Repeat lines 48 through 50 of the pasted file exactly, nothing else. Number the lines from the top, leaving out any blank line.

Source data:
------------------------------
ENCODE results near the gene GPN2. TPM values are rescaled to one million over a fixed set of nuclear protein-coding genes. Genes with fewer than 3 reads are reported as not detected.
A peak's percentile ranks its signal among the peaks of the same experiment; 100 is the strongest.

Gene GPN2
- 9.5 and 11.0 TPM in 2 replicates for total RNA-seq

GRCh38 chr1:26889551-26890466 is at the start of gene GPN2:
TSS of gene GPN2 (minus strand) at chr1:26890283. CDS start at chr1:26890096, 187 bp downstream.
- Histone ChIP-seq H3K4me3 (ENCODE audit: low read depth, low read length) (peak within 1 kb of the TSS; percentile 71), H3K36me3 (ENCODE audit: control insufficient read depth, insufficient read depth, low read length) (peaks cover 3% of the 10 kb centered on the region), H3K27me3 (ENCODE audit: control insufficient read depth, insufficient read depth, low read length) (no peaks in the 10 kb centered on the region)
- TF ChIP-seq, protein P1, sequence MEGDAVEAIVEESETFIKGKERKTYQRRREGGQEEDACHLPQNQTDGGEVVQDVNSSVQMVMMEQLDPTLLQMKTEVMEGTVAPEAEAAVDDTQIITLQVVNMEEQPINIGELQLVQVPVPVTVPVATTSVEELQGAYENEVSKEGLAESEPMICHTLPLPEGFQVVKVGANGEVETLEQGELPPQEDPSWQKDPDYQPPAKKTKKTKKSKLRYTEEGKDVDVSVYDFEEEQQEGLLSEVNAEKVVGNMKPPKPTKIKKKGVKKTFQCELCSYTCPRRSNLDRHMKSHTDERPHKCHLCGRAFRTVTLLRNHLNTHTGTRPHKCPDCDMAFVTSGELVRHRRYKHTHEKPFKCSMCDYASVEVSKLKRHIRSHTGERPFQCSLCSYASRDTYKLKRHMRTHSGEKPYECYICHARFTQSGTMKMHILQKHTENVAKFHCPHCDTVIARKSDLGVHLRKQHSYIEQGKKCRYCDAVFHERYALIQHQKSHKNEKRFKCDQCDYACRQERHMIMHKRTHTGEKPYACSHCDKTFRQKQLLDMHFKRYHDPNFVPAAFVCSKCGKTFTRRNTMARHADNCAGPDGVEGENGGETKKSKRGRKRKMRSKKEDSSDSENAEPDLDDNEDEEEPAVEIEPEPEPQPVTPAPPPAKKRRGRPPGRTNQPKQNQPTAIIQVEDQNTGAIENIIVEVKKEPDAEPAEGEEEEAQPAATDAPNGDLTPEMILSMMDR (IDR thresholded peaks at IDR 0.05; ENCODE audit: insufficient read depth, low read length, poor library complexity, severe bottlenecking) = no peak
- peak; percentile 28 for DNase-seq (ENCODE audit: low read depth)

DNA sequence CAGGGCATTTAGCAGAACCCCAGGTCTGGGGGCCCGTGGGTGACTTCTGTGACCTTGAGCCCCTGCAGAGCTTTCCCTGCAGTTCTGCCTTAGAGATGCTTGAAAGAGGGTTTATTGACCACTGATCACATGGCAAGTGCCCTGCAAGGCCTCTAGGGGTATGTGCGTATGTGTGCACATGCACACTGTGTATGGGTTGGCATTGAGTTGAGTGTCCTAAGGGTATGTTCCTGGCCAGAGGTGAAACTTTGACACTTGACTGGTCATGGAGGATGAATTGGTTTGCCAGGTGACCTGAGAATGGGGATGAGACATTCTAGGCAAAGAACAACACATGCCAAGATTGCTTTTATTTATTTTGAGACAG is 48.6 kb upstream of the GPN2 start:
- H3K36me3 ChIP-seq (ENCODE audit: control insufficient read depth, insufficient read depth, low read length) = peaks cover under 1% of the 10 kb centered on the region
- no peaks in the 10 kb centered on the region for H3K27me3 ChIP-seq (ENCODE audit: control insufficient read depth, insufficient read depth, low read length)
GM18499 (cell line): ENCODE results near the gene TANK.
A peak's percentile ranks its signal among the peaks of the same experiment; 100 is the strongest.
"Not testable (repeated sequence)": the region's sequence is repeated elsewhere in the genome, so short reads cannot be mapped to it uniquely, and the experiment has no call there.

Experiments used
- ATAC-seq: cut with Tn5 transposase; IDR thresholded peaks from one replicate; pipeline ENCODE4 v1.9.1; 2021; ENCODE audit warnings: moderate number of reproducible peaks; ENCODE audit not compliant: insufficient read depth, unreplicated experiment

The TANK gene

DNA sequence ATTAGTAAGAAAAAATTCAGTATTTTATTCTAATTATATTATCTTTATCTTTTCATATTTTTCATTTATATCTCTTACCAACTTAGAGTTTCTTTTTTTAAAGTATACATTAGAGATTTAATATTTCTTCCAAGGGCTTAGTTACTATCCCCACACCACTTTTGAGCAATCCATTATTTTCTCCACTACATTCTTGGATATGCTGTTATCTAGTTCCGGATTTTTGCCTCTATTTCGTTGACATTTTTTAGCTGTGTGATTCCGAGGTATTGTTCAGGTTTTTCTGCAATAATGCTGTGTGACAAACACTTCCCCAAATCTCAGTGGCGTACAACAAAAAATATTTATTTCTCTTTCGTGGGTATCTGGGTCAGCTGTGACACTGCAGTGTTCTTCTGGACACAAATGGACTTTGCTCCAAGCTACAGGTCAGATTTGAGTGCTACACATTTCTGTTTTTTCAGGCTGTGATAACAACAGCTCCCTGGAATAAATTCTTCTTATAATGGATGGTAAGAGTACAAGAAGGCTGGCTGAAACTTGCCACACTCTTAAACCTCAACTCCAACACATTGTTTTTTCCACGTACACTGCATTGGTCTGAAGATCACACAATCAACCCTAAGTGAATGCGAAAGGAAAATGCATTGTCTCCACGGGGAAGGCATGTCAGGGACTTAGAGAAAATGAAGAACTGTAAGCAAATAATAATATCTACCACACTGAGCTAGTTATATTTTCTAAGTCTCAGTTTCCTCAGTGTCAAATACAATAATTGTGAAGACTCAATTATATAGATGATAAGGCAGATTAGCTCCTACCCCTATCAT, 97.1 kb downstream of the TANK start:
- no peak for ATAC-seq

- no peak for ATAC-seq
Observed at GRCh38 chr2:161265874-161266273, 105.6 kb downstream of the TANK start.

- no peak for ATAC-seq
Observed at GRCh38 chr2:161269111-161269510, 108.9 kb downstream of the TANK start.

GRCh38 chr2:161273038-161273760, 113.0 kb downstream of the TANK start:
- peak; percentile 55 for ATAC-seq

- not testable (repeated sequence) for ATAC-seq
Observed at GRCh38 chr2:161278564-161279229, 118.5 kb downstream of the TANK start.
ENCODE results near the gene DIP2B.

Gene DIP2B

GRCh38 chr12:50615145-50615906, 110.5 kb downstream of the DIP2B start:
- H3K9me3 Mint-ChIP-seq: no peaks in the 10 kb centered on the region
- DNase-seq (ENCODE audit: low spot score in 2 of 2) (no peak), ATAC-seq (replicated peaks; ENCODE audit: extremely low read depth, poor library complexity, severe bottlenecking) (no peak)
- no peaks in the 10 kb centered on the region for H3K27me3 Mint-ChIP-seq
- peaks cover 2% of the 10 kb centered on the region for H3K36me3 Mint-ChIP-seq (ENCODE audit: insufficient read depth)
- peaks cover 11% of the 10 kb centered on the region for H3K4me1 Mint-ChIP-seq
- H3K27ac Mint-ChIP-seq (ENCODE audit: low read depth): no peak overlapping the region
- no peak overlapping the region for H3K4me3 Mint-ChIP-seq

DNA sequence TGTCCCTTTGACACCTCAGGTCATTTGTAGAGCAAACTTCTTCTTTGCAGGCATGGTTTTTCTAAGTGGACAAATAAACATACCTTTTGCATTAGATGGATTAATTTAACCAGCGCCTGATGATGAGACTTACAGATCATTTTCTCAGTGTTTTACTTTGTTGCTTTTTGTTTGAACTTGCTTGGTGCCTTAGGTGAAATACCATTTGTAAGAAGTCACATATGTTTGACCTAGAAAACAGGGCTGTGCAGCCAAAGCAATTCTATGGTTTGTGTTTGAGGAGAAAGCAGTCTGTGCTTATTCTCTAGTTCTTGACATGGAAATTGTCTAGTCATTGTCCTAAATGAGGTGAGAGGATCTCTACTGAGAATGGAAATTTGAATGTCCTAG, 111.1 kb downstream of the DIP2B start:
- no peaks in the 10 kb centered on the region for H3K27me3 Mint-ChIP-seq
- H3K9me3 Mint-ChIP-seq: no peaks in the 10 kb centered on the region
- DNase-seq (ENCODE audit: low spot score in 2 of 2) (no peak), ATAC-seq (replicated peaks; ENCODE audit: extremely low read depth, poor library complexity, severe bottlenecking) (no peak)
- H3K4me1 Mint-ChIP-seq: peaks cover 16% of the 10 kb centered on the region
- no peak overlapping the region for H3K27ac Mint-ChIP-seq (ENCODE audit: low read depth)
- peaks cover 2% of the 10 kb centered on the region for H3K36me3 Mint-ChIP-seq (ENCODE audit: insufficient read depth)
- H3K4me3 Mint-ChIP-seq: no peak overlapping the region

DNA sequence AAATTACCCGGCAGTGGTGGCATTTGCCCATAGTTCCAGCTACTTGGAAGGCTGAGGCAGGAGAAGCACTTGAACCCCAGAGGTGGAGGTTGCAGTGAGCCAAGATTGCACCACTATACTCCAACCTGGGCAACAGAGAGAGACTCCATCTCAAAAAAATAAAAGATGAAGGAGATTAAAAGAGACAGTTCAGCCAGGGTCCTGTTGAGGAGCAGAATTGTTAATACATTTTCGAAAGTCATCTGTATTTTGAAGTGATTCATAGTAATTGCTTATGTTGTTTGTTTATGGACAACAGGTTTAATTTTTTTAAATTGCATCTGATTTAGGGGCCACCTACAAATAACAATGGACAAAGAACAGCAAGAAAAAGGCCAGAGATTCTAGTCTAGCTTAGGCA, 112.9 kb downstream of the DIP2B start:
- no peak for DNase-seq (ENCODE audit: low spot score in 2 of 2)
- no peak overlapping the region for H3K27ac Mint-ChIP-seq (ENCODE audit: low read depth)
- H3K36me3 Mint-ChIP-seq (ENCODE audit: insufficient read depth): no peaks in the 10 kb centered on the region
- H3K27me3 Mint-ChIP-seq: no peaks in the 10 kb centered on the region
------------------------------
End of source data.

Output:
- no peak for DNase-seq (ENCODE audit: low spot score in 2 of 2)
- no peak overlapping the region for H3K27ac Mint-ChIP-seq (ENCODE audit: low read depth)
- H3K36me3 Mint-ChIP-seq (ENCODE audit: insufficient read depth): no peaks in the 10 kb centered on the region